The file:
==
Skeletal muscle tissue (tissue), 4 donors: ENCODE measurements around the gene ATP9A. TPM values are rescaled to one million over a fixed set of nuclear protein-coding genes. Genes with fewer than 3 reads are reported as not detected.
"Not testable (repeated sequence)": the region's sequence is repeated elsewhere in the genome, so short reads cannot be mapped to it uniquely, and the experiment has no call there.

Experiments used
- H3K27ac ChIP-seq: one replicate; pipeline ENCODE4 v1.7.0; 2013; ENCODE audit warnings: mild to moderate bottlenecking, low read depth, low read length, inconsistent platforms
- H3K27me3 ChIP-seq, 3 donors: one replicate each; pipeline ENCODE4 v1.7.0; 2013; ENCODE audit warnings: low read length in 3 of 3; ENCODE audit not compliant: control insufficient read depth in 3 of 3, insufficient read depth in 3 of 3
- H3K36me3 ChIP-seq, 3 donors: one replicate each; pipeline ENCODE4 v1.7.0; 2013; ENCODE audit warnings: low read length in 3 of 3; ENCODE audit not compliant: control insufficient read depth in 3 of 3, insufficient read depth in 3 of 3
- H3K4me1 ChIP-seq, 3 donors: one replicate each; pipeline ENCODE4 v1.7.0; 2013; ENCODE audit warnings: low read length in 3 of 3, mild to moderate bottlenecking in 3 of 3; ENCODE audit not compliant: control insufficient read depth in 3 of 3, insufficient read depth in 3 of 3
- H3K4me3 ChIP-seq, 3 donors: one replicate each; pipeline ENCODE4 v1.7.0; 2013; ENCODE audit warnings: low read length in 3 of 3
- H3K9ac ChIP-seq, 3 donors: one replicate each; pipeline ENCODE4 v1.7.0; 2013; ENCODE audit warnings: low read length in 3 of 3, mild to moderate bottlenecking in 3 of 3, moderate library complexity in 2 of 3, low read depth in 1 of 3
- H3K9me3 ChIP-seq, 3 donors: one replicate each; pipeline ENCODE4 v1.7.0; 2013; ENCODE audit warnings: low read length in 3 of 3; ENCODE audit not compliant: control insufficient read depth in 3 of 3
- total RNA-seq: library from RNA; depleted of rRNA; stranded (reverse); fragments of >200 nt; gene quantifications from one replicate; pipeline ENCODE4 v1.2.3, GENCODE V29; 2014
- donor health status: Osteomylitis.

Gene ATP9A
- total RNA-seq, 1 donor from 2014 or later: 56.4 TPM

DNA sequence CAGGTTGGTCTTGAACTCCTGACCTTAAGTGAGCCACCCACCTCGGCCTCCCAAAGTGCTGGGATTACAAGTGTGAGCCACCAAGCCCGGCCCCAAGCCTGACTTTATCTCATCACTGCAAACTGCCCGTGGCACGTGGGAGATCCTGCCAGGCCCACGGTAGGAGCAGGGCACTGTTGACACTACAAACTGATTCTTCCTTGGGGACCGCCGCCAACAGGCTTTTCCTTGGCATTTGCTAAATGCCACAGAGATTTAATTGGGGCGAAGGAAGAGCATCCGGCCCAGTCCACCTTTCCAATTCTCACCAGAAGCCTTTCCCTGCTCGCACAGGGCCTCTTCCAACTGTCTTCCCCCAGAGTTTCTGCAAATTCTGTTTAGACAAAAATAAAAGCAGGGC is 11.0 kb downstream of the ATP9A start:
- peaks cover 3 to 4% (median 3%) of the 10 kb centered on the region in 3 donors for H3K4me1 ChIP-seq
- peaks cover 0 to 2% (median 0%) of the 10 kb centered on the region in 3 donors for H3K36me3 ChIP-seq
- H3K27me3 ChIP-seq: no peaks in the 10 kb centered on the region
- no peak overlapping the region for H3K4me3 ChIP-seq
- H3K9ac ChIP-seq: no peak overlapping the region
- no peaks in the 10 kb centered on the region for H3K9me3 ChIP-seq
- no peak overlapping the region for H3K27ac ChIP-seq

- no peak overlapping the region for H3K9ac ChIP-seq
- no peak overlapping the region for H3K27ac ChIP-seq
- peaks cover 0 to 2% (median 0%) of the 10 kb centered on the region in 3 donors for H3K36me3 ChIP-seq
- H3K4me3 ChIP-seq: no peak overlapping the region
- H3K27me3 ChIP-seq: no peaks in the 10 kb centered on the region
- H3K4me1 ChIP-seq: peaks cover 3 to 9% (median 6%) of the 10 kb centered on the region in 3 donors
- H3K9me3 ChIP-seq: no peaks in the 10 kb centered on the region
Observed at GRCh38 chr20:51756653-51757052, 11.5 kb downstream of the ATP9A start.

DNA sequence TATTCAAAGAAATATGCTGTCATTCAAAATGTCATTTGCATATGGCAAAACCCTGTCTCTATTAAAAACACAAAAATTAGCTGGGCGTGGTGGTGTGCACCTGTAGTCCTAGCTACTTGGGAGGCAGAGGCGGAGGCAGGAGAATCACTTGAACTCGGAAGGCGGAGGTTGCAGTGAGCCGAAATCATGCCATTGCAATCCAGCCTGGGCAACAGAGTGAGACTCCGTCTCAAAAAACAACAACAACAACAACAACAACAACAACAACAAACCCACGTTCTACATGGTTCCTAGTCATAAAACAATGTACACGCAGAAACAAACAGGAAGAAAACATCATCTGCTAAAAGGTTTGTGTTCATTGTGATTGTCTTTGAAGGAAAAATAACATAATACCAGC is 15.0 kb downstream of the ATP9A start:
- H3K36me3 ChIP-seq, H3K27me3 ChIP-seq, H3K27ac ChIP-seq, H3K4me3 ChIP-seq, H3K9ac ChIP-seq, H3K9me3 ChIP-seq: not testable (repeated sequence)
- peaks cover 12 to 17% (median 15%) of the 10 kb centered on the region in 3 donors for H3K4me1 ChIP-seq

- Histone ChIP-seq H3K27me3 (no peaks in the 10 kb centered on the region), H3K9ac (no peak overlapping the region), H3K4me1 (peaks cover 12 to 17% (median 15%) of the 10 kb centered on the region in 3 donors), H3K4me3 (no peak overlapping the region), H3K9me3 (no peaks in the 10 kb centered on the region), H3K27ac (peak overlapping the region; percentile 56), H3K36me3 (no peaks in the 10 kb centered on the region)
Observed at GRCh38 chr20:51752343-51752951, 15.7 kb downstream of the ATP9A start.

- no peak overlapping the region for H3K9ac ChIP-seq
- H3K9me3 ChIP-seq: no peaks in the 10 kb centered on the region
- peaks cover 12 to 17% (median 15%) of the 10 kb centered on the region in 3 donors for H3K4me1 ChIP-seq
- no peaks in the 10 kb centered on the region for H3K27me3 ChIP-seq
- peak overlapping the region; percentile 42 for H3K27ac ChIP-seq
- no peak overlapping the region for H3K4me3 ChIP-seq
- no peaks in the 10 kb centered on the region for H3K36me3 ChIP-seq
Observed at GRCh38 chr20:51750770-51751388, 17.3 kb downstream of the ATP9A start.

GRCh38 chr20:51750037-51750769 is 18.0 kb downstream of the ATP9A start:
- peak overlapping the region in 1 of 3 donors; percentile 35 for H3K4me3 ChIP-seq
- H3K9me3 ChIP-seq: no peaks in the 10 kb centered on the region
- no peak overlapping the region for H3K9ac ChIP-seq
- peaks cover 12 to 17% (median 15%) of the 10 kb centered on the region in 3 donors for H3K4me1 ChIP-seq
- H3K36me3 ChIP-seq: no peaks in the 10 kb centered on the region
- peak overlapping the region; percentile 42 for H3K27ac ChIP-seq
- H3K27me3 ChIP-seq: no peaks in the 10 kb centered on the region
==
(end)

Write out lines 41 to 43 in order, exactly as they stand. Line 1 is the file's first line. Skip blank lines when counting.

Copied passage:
- no peak overlapping the region for H3K4me3 ChIP-seq
- no peaks in the 10 kb centered on the region for H3K36me3 ChIP-seq
Observed at GRCh38 chr20:51750770-51751388, 17.3 kb downstream of the ATP9A start.